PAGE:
What follows is being offered because members trying to subscribe to other Groups.io groups have been receiving very confusing bounce messages when using an outlook.com (or other Microsoft mail domain) address to subscribe to a restricted group. Don't presume if you get a bounce message after having subscribed to a group, and having replied to the confirmation message, that anything is necessarily wrong.
Why you need to be aware whether the group you’re subscribing to is restricted, or unrestricted, and that Outlook.com (and possibly other providers, too) add misleading leader sections on Groups.io bounce messages:
This message is long, but I'm going to describe what's going on as best I can. But the long and the short of it is that the bounce messages members have been receiving that just so happened to be using an outlook.com address are not, in all probability, connected to that at all. Or at least the fact they’re getting them isn’t, but the stuff Outlook sticks in front of the actual Groups.io bounce text is.
First, it's important to note that virtually all of the blind-tech-centric groups are NOT what Groups.io calls a restricted group. When you send a subscribe message, you are instantly accepted for membership in the group without any need for the group owner's or moderator's manual intervention to approve your membership. Your first message is, by groups.io default, held for review by the group owner or moderator before subsequent messages can post.
A very great many (not all, but many) non-blind-tech-centric groups are, in fact, restricted groups where, after sending the subscribe message, and after replying to the confirm message, you are still not a member of the group you are attempting to subscribe to until and unless someone in group administration approves you for membership. If you attempt to send any message to the group prior to your membership in the group being approved, you will receive a abounce message that, by all appearances, makes it seem as though the groups.io posting address for the group you're trying to send a message to does not exist. Here is a snippet of what I got back, twice, when attempting to send a message to a testing group, that was a restricted group, before my membership was approved. I had subscribed using an outlook.com email address and there were many more lines between the line ending " below" and the one starting with "Diagnostic":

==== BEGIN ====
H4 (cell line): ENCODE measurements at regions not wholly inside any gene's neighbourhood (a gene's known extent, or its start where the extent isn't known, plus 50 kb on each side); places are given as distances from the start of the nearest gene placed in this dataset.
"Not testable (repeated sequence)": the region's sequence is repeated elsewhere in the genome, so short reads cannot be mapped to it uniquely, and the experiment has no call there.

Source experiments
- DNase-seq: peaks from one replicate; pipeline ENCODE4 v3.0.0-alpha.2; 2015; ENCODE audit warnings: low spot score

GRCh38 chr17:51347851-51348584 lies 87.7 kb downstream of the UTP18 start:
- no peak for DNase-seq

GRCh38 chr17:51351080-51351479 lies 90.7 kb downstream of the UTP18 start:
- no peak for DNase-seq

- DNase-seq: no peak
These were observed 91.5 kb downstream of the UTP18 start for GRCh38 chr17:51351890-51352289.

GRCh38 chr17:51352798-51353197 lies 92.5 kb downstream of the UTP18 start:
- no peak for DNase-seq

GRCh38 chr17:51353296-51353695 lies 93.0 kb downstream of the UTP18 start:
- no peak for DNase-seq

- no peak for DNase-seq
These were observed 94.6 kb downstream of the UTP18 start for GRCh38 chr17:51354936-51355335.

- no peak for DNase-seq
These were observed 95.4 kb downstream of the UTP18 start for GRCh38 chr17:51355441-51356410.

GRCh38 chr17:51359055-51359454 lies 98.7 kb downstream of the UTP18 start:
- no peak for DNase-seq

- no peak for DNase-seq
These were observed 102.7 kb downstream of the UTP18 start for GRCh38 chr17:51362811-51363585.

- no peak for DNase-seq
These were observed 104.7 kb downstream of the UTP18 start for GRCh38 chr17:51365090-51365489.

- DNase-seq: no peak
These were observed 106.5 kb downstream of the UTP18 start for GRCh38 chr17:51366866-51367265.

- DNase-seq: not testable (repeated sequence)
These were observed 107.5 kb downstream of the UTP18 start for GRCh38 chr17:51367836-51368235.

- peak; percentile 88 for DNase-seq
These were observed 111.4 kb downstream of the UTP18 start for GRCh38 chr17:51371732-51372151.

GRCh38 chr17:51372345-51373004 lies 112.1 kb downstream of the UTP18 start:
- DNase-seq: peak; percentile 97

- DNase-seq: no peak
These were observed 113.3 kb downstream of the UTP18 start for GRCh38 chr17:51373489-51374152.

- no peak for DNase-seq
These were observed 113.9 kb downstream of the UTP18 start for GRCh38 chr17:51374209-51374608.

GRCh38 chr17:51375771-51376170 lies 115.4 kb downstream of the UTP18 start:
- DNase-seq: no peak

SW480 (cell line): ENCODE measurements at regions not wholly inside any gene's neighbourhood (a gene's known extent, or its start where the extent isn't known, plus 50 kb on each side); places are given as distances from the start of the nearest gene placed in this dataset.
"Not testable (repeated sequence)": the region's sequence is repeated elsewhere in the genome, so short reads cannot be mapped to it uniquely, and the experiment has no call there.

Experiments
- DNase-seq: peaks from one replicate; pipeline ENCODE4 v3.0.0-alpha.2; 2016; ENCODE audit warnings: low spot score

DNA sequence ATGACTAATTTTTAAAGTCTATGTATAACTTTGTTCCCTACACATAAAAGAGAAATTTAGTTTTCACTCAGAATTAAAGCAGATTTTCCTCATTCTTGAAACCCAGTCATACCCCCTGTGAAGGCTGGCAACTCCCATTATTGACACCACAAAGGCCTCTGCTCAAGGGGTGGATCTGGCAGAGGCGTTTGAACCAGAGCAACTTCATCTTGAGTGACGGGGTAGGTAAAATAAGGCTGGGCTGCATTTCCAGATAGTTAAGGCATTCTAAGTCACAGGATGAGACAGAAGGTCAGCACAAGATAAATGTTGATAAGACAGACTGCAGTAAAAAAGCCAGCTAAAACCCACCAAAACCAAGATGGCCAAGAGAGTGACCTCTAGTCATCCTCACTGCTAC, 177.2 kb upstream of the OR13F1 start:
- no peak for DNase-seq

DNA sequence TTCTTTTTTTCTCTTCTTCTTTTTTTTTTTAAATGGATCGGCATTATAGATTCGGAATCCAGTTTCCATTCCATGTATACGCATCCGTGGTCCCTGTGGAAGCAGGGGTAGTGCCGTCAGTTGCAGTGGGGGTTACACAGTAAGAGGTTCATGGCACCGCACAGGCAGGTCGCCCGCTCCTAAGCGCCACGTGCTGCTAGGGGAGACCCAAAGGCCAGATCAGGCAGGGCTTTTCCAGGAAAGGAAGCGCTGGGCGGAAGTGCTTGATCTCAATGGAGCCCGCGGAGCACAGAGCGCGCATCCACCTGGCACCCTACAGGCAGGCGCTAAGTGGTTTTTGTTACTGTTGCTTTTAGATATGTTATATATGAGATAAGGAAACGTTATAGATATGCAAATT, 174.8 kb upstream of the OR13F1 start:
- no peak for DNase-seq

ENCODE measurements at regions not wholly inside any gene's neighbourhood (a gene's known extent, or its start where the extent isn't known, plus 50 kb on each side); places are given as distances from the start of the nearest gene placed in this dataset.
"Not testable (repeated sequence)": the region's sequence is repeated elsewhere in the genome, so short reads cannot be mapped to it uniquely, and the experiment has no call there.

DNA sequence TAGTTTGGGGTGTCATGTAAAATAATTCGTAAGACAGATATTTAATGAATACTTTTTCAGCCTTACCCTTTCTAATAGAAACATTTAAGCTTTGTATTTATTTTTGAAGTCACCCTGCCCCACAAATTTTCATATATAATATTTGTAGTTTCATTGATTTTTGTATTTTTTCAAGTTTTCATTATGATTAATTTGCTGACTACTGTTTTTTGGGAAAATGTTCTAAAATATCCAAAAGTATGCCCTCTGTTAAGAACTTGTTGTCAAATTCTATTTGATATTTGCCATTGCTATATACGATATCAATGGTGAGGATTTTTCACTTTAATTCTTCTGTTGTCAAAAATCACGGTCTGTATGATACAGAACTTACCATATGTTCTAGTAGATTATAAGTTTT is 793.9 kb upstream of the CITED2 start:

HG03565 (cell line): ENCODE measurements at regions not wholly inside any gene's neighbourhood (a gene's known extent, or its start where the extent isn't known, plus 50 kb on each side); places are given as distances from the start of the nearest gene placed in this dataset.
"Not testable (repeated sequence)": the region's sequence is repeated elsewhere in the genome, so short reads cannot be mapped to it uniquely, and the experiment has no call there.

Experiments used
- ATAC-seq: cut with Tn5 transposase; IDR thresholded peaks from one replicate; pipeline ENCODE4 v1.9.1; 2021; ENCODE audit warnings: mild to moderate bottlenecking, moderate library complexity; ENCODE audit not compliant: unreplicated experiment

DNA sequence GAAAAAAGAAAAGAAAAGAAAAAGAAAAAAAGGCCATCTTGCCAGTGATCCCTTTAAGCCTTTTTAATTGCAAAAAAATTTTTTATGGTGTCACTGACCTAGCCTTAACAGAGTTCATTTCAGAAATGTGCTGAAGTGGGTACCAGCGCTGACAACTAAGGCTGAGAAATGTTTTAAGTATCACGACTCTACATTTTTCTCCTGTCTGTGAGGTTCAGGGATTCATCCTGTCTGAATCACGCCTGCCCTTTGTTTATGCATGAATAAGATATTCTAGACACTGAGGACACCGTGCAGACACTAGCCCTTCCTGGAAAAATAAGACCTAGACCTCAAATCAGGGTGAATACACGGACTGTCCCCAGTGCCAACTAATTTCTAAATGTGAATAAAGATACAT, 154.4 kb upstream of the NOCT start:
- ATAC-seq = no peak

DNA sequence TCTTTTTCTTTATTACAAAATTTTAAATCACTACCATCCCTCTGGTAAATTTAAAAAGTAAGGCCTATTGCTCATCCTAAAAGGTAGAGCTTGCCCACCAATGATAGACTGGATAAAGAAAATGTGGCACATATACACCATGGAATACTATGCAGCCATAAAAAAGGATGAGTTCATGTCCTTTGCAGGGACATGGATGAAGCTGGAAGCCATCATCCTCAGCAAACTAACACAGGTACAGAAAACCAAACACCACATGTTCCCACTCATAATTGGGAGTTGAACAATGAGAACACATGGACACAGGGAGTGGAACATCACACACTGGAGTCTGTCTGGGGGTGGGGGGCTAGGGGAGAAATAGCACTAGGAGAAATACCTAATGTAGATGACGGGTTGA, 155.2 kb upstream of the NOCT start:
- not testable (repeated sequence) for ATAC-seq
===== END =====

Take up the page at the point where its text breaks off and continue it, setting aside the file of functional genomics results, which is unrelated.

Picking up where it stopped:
Delivery has failed to these recipients or groups:
Your message couldn't be delivered. When Office 365 tried to send the message, the external email server returned the error below.
Diagnostic information for administrators:
Generating server: CH2PR19MB3989.namprd19.prod.outlook.com
Remote Server returned '550 5.0.350 Remote server returned an error -> 500 Your subscription has not yet been approved.'
The actual reason for the bounce message is buried way, way, way further down in the administrator diagnostic information: Your subscription has not yet been approved.
Once your membership is approved, you then get whatever welcome message that group's administration has set up to go out for new members. So if you have received a group’s welcome message, you can be sure that your membership has been approved.
After you have received the welcome message, you will no longer get the bounce messages like the one noted above. But your first message will still be held for review and no other messages will go out to the group if you send them until the group administration has reviewed and released your first one.
So, if you get a bounce message, it makes sense to search it for the phrase, Diagnostic information for administrators, and then review a few of the lines below that line. Right after the group's main address you should hit the line that tells you precisely why you got the bounce message.
This is likely to remain the same for the foreseeable future, and if you're joining a lot of groups you cannot presume that they're all unrestricted groups like most of the blind-tech-centric groups are.
Brian - Windows 10, 64-Bit, Version 21H1, Build 19043
The real art of conversation is not only to say the right thing in the right place but to leave unsaid the wrong thing at the tempting moment.
~ Dorothy Nevill